Most of the city states were controlled by Obas (or royal sovereigns with various individual titles) and councils made up of Oloyes, recognised leaders of royal, noble and, often, even common descent, who joined them in ruling over the kingdoms through a series of guilds and cults. Different states saw differing ratios of power between the kingships and the chiefs' councils. Some such as Oyo had powerful, autocratic monarchs with almost total control, while in others such as the Ijebu city-states, the senatorial councils held more influence and the power of the ruler or Ọba, referred to as the Awujale of Ijebuland, was more limited.
Orisa'nla (The great divinity) also known as Ọbatala was the arch-divinity chosen by Olodumare, the Supreme, to create solid land out of the primordial water that constituted the earth and populating the land with human beings. Ọbatala descended from heaven on a chain, carrying a small snail shell full of earth, palm kernels and a five-toed chicken. He was to empty the content of the snail shell on the water after placing some pieces of iron on it, and then to place the chicken on the earth to spread it over the primordial water.
Oral history of the Oyo-Yoruba recounts Odùduwà to be the Progenitor of the Yoruba and the reigning ancestor of their crowned kings.
His coming from the east, sometimes understood by some sources as the "vicinity" true East on the Cardinal points, but more likely signifying the region of Ekiti and Okun sub-communities in northeastern Yorubaland/central Nigeria. Ekiti is near the confluence of the Niger and Benue rivers, and is where the Yoruba language is presumed to have separated from related ethno-linguistic groups like Igala, Igbo, and Edo.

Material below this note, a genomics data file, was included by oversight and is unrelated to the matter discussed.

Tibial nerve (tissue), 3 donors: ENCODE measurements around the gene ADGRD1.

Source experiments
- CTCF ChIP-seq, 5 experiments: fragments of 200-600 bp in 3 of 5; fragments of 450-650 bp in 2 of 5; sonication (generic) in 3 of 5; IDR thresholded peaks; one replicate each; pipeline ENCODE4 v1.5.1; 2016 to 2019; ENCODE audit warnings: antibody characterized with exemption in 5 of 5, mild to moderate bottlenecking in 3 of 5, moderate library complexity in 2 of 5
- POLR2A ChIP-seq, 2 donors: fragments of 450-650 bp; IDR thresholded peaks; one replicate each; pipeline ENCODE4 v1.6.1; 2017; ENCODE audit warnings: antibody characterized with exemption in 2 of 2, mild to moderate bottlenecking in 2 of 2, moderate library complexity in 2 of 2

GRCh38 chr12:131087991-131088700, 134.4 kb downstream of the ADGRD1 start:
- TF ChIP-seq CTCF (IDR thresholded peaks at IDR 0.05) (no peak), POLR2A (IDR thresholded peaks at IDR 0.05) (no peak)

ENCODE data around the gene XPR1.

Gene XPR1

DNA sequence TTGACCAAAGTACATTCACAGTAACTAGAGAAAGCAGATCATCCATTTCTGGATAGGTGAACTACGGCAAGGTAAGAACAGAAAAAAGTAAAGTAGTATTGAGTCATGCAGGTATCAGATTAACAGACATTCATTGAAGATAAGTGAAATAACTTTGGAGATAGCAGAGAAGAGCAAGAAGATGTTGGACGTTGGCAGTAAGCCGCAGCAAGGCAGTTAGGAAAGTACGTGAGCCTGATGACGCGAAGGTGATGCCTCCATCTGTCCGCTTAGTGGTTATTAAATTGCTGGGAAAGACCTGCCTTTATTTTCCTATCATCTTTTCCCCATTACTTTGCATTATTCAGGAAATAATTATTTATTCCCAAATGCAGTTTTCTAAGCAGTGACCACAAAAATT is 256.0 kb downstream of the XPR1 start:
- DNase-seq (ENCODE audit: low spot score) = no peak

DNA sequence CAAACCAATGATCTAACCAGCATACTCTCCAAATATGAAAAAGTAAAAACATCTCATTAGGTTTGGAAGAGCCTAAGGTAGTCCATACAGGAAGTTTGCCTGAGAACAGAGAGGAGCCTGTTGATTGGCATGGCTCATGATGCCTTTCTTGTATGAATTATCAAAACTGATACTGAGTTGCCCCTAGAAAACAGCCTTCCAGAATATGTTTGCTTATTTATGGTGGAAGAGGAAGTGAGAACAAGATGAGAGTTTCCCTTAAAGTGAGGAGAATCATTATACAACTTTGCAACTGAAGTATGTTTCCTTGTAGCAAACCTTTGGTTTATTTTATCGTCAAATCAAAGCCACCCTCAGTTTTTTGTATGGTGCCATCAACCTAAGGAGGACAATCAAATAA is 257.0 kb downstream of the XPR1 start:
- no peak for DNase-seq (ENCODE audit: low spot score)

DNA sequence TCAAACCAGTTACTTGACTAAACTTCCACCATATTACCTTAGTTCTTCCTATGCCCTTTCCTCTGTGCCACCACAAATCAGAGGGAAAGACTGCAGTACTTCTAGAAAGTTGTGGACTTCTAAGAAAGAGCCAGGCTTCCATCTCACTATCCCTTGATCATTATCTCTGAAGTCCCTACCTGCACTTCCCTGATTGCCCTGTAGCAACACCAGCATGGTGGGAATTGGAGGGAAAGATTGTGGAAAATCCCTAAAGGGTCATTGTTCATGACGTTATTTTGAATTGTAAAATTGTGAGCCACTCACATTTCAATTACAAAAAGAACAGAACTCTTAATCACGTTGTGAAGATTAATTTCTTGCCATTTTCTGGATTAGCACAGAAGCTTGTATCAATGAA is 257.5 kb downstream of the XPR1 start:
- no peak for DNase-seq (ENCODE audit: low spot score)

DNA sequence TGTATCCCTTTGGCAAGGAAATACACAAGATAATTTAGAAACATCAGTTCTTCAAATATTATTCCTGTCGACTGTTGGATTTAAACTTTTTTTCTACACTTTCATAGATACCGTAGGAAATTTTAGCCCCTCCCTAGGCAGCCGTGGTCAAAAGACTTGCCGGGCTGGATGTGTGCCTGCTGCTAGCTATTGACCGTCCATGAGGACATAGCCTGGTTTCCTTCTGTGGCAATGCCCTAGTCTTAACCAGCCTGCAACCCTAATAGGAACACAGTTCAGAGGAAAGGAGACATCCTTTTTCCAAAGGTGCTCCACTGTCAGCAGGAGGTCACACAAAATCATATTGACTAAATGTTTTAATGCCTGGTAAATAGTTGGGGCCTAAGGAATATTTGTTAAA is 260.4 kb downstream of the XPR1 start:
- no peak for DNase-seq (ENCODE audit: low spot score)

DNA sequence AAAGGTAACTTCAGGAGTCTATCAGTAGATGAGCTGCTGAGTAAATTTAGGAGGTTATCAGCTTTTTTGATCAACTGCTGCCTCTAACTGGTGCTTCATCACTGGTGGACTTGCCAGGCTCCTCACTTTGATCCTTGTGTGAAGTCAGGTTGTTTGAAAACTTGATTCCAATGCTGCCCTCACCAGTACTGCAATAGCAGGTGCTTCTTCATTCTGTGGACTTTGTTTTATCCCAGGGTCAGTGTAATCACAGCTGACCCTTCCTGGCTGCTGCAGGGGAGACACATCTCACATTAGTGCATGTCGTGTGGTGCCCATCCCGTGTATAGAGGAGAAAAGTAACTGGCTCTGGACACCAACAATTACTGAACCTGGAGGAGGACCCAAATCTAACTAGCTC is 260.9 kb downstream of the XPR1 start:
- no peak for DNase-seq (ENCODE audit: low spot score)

However, some Yoruba scholars, especially, the Muslim and Christian clerics object to this mythology. Among the objecting voices to the stories of Oduduwa being the Progenitor of the Yoruba was the London-based Yoruba Muslim scholar, Sheikh Dr. Abu-Abdullah Adelabu, a PhD graduate from Damascus, who dismissed the common myth that all Yorubas are descendants of Oduduwa as a false representation by Orisha worshippers to gain an unjust advantage over the more recent jihadist Islam and the evangelism of Christianity". He argued that the myth that all the Yorubas are children of Odua was based only on words of mouth and that it does not conform with the science and the reality of logics conducted on objective principles which usually consist systematized experiment with phenomena, especially when examining materials and functions of the physical and spiritual worlds of the African people."
Upon the disappearance of Oduduwa, there was a dispersal of his children from Ife to found other kingdoms. Each making their mark in the subsequent urbanization and consolidation of Yoruba confederacy of kingdoms, with each kingdom tracing its origin to Ile-Ife.